Living in a small apartment can be tough, especially for plant lovers. The challenges of growing plants without ample space or enough sunlight are a few problems they face.
As a result, more Singaporeans now choose easy-to-manage indoor plants for both aesthetics and functionality, hence aloe vera is one of the most popular.
Aloe vera is a plant with a lot of benefits. It’s commonly used as an antiseptic, anti-inflammatory, and even for treating burns. It also has a myriad of uses in the cosmetic industry.
Because of all these benefits, it’s no surprise that you can find aloe vera in many products like skin care, supplements and food.
Fortunately, there are several ways that you can grow and enjoy the benefits of aloe vera indoors without having to sacrifice all your space.
This article will take you through everything you need to know about growing aloe vera in an apartment.
What Type of Soil Do You Need to Grow Aloe Vera?
Growing an aloe vera houseplant is simple and doesn’t require much. All you need to do is get some large particle-size soil because it is light and free-flowing.
You can achieve a perfect soil mix using perlite, bark chunks, and lava rocks mixed with solid organic fertiliser to hold it all together.
To mimic aloe vera’s most-desirable desert environment, allow for extra drainage by placing a layer of pebbles underneath the soil’s surface.
The final step is adjusting the pH according to how acidic or alkaline your soil is. Aloe vera tolerates slightly acidic soils (6.0 – 7.5 range)
Requirements For House Aloe Vera
These are a few things you can do to make sure your aloe vera plant thrives in your home:
- Prepare the Area
Before bringing your new aloe plant home, make sure you have a pot ready for it. You want to choose a wide, deep container with a hole for drainage at the bottom. Balconies and other well-lit spaces would be the best locations for the pot.
Don’t use regular potting soil because succulents need their soil to dry out completely between waterings.
- Don’t Water Too Much
Aloe vera, like many succulents, needs plenty of water, but, unlike many succulents, it also needs plenty of drainage. It may feel a bit counterintuitive.
The best way to water aloe vera is with a watering can. The soil should be kept moist depending on the season but not soggy and should drain well.
A good rule of thumb is to water aloe vera when the top 1 inch of soil is dry. This can mean watering as little as once a week in some climates during warmer months and every day in cooler months.
Your aloe typically doesn’t grow as fast from October through February and prefers extended dryness. So, if you go away on holiday during this time, you can be sure your plants will be fine.
- Ideal Temperature
Aloe vera is a tropical plant and can’t tolerate freezing temperatures or sudden temperature changes. Hence, please move them away from places that are blown on by the air conditioner.
While temperatures between 13 and 27 degrees Celsius allow aloe vera to grow fastest, the plant can be damaged by temperatures above 32 degrees, so be careful about leaving them in the direct midday sun in Singapore.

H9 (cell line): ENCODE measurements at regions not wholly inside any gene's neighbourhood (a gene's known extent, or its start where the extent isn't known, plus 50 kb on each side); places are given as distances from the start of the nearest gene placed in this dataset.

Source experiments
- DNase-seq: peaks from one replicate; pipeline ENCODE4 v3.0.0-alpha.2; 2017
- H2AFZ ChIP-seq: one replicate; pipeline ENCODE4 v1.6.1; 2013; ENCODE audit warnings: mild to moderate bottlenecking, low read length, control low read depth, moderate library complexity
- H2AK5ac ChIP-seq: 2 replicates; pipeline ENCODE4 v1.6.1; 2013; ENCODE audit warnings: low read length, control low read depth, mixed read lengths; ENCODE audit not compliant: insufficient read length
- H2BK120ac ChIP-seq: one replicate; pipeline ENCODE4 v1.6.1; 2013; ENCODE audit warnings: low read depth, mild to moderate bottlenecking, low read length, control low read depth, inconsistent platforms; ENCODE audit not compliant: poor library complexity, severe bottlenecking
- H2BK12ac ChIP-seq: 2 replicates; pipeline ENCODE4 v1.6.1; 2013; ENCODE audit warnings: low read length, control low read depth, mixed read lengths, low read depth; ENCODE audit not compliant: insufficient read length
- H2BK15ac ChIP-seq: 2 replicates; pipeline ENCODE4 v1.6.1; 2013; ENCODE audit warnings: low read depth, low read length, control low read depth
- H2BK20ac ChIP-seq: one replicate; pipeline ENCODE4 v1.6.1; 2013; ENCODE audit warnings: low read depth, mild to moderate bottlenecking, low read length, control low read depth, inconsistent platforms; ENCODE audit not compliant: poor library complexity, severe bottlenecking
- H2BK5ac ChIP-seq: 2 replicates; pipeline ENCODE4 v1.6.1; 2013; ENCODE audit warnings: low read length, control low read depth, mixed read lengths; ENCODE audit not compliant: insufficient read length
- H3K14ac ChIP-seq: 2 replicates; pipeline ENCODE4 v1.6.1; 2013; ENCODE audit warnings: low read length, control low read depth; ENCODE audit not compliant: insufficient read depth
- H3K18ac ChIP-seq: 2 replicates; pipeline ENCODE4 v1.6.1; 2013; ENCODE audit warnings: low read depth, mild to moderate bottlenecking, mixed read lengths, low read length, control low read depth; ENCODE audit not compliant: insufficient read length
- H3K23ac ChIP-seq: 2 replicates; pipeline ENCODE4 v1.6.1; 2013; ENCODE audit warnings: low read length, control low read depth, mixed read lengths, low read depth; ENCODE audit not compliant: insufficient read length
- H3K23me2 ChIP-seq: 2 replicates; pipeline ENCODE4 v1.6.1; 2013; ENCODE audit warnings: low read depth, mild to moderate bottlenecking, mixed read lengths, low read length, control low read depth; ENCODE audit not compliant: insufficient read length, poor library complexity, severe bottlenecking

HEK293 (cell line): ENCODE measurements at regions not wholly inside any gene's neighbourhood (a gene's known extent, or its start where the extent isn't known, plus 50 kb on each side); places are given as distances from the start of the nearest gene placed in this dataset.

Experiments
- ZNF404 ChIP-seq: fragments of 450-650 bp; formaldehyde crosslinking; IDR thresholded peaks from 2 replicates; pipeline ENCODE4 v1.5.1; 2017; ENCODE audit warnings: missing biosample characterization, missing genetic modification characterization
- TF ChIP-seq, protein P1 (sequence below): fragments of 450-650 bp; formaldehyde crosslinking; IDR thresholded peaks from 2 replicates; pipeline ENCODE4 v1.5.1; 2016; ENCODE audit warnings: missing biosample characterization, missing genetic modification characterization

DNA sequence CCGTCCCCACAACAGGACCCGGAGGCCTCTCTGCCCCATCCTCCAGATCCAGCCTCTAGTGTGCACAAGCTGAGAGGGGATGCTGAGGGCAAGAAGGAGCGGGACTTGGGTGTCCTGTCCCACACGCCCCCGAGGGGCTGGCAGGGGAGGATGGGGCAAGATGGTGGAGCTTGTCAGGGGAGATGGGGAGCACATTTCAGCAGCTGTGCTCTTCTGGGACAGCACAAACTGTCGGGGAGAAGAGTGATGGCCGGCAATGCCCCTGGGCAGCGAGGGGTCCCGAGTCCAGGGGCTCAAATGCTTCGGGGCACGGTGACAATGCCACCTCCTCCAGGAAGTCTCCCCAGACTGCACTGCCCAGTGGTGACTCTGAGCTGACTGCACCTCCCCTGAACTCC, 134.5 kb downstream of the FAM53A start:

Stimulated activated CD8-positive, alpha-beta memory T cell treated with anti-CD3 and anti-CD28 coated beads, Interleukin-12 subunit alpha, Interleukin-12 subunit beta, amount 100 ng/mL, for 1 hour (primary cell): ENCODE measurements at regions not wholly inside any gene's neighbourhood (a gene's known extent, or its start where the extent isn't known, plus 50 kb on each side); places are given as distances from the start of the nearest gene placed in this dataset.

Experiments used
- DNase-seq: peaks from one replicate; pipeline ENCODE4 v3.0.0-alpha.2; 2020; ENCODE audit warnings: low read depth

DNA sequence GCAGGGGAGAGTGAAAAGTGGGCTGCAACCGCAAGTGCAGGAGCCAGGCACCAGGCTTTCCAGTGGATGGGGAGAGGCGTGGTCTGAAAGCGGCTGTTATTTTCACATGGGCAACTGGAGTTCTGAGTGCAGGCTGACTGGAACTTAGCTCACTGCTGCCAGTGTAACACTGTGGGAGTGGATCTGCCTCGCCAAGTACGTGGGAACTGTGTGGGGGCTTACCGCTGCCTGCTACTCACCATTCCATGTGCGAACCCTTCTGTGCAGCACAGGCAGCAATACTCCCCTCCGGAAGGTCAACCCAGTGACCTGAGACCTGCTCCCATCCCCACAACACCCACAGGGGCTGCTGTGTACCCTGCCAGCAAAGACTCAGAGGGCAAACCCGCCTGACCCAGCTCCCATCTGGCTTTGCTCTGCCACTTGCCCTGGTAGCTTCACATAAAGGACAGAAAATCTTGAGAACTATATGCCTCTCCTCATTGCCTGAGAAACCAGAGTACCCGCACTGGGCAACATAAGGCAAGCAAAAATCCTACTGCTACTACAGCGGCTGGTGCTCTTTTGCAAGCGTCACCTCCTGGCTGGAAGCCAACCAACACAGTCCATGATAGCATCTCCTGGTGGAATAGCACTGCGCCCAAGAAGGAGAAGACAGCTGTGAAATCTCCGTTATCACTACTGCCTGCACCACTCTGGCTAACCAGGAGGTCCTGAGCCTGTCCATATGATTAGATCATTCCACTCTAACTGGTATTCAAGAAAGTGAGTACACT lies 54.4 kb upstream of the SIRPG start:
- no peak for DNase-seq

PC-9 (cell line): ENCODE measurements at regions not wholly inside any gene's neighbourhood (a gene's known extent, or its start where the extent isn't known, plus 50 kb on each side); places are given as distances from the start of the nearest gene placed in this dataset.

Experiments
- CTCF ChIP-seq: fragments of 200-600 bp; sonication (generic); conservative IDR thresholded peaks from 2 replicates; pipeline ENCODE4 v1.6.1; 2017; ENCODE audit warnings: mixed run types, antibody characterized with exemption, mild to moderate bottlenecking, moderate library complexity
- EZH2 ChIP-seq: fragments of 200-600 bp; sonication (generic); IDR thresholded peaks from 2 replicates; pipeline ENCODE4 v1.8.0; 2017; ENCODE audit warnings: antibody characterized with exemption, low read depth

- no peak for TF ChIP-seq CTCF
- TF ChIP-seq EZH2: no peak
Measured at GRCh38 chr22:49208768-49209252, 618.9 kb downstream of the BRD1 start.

- Fertilise Minimally
Aloe vera doesn’t need a lot of fertiliser to grow, but it will grow faster and taller if you feed it every month or two.
If you want to feed your aloe vera, use a balanced liquid fertiliser diluted to around one-quarter the normal strength.
There are other foods that you can also give your home aloe vera plant to enhance its growth.
Crush eggshells and mix them in the soil of your aloe plant. You can also mix cut-up banana peels in the dirt as it’s an excellent compost.
In addition, you can dissolve some Epsom salt in water and feed it to your aloe vera plant because it’s packed full of nutrients your plant will love!
- Watch Out for Pests and Diseases
All aloe vera plants are susceptible to these pests and diseases: –
- Mealybugs: These pests feed on the sap inside the plant’s leaves. You can identify them by their white, cottony bodies and tendency to congregate on the undersides of leaves.
To get rid of mealybugs, wipe them off the plant and then spray the plant with insecticidal soap.
- Scale: This crawly pest sticks to the plant’s leaves and stems. You can remove the scale by cleaning them away from the plant with a paper towel or a cloth.
- Aphids: These tiny insects feed on the sap inside the leaves. In order to get rid of the pests, simply use a cloth or paper towel to wipe them off the plant.
- Spider mites: These pests are incredibly destructive to houseplants. They reproduce rapidly and can quickly become a problem.
Wipe them off the plant and spray them with insecticidal soap to get rid of them.
- Aloe rust: This fungal infection causes patches of brown and yellow or orange growth on the leaves of your aloe vera plants.
Some cooking, coconut, or neem oil mixed with washing up liquid and water in a spray bottle should eliminate the pests and clean the plant free of them. Spray the whole surface of the plant once or twice per week to treat it.
To summarize, aloe vera is one of the most popular houseplants for its disease resistance and low maintenance requirements.
If you’re looking to grow aloe vera in your apartment, these tips will help you grow aloe that will thrive and flourish.